‘Yolanda’ victims decry housing lack


Survivors of Supertyphoon “Yolanda” (international name: “Haiyan”) assailed government reports on reconstruction in affected provinces in Eastern Visayas, saying that nearly three years after the world’s strongest storm ravaged the region full rehabilitation remained a challenge.

The Community of Yolanda Survivors and Partners (CYSP), a newly formed alliance of 163 community organizations and nine NGOs, scored the National Housing Authority’s claim that the housing projects were nearly completed.

“From a target of more than 205,000 shelters, only 20,893 houses had been built as of March 2016,” or only 10 percent, said Danny Carranza, CYSP advocacy and policy leader.

The group said it recently met with the Office of the Cabinet Secretary, Office of Civil Defense and Climate Change Commission, along with local planners, in Malacañang to discuss the issues still hounding affected families in Eastern Visayas.

In its recommendation paper, a copy of which was obtained by the Inquirer, the CYSP said many housing projects lacked access to basic social services, such as water and electricity. They were also inaccessible to schools and sources of livelihood.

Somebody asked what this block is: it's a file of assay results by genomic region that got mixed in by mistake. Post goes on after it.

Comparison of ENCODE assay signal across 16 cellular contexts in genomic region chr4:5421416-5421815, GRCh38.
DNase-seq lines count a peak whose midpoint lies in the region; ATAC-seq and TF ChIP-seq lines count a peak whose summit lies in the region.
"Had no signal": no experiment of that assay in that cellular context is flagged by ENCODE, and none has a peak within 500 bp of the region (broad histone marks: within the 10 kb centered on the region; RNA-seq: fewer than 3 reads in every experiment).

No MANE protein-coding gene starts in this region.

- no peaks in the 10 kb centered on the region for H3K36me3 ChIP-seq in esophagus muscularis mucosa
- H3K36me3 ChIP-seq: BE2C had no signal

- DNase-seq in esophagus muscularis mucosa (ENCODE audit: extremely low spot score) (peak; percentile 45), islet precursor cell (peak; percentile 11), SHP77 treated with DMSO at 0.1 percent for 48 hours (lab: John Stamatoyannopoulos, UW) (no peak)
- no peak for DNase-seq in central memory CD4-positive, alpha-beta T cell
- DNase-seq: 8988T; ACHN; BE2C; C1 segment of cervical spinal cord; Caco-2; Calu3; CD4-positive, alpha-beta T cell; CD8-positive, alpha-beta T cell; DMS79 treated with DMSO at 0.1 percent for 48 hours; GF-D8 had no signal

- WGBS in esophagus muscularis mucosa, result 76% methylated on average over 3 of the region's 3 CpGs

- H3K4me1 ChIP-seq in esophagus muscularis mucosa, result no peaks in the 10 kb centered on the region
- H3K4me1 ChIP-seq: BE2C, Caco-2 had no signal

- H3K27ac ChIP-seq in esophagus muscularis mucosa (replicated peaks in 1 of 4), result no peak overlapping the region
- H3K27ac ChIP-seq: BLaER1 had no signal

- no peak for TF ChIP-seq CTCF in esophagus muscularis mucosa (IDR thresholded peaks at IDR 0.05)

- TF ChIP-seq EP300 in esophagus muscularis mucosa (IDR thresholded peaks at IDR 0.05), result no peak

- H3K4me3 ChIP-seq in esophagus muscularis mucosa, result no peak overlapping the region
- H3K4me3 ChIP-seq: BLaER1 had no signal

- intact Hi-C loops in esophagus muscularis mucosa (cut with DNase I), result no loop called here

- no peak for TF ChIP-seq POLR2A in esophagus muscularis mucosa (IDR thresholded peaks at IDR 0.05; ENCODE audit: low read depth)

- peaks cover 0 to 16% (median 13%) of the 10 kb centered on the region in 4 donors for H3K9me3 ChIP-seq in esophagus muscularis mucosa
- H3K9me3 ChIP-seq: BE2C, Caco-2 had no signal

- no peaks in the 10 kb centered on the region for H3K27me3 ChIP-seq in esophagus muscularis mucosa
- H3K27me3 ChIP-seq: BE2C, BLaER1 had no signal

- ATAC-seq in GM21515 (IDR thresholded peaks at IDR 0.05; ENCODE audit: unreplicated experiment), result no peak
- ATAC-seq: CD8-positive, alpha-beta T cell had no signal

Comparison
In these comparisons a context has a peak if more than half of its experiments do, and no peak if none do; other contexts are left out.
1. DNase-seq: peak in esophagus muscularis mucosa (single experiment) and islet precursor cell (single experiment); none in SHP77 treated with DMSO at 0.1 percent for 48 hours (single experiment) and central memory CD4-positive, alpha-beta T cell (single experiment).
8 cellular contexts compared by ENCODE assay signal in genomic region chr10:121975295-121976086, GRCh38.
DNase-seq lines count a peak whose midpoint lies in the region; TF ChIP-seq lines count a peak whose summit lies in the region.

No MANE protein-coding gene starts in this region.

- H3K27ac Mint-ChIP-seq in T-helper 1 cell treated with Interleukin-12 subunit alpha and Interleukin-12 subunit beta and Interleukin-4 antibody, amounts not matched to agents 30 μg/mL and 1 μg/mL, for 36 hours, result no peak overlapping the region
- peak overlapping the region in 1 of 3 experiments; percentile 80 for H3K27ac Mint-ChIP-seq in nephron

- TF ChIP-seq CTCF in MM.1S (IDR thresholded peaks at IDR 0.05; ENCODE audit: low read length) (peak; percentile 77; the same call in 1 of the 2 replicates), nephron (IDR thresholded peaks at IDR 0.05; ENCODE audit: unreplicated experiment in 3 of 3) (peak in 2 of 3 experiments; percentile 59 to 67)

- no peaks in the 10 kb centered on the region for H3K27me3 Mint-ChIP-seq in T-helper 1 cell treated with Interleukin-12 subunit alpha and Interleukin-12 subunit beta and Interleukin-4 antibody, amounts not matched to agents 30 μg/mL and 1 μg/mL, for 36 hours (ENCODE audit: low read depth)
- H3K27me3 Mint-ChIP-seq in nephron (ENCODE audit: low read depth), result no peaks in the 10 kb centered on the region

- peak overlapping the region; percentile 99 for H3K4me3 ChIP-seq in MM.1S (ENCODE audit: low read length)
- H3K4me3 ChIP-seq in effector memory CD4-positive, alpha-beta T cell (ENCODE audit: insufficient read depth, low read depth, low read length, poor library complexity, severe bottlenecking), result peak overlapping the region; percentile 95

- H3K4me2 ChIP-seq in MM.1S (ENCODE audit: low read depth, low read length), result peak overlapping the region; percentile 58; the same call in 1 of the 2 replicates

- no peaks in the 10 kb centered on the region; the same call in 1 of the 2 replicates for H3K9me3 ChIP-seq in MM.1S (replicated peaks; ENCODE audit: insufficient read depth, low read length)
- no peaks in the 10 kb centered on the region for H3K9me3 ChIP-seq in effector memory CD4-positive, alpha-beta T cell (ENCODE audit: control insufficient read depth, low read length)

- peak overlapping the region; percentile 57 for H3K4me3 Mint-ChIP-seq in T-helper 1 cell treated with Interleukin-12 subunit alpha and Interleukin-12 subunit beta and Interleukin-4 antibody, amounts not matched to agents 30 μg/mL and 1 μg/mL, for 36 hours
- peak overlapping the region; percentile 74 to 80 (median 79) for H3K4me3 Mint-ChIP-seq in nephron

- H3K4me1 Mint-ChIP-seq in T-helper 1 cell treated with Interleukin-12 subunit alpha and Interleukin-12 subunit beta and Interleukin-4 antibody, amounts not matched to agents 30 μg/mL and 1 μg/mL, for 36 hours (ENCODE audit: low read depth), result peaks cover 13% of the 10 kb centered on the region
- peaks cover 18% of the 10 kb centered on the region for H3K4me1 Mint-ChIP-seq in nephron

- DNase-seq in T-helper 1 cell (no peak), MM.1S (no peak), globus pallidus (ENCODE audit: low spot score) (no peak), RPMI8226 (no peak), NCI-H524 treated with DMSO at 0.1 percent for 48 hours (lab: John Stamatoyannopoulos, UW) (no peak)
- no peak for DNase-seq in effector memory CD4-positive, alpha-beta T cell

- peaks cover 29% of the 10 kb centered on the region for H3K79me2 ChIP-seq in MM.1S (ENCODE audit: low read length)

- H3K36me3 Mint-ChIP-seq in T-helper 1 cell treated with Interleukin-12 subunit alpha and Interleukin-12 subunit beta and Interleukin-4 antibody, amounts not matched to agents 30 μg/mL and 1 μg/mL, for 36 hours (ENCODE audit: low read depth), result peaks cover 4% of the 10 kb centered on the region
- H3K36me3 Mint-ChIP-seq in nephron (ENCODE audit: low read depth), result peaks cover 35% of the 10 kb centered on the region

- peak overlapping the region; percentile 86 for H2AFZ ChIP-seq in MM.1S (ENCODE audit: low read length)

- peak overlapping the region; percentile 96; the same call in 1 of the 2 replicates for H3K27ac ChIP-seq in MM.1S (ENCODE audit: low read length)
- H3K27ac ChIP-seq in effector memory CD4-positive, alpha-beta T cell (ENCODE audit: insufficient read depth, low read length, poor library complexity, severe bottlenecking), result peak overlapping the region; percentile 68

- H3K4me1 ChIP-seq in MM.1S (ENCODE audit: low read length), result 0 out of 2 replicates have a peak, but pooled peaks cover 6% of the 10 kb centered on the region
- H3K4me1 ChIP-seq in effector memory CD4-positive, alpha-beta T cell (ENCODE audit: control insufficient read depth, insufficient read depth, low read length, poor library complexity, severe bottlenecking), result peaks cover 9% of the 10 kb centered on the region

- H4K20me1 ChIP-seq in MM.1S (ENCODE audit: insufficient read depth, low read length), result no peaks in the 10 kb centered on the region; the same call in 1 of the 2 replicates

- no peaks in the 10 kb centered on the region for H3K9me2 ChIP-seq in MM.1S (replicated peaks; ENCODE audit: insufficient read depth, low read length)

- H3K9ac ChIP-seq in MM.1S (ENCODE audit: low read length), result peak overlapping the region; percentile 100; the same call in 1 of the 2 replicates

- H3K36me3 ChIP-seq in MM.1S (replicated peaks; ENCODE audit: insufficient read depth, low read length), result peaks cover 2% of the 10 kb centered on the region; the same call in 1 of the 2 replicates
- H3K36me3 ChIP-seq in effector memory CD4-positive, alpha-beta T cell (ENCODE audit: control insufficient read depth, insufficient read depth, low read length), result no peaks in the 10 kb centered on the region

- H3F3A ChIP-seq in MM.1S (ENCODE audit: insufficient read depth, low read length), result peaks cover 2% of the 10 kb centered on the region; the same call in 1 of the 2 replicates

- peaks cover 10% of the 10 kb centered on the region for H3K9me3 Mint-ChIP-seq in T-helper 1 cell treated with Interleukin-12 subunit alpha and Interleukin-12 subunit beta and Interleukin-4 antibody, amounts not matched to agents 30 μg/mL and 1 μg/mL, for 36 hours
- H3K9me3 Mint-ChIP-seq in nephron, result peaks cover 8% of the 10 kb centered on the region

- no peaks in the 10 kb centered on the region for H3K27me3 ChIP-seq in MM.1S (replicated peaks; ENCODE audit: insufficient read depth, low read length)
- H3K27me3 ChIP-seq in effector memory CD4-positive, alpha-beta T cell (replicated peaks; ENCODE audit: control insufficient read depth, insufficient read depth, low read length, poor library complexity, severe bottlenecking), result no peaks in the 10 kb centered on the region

Jolito Chavez, a fisherman from Tacloban City whose house was destroyed by Yolanda, said he and his wife would be relocated to an area 4 kilometers from the coast. But not one of the 989 units to be given to housing beneficiaries in their barangay had been finished.

“There was no consultation, no livelihood projects,” said Chavez, whose family still lives in the same bunkhouse intended as a temporary shelter in the same areas struck by the typhoon.

Carranza said the group had reached out to Vice President Leni Robredo, who now leads the Housing and Urban Development Coordinating Council (HUDCC), for help.

The CYSP also called for a central reconstruction agency and a thorough audit of government funds and projects, including international donations.

“The government asked for money in the name of Yolanda victims,” said survivor Fara Diva Gamalo. “Why haven’t we received anything, if [helping us] was the intention?”

Gamalo, a government employee in Tacloban, said she was optimistic the new administration would speed up efforts to help the survivors.

The group also called for a more participatory and consultative strategy in rebuilding their lives and homes. They cited the current tide embankment project in Tacloban, a 27-kilometer-long and 4-meter-high sea wall that will cost P7.5 billion./rga

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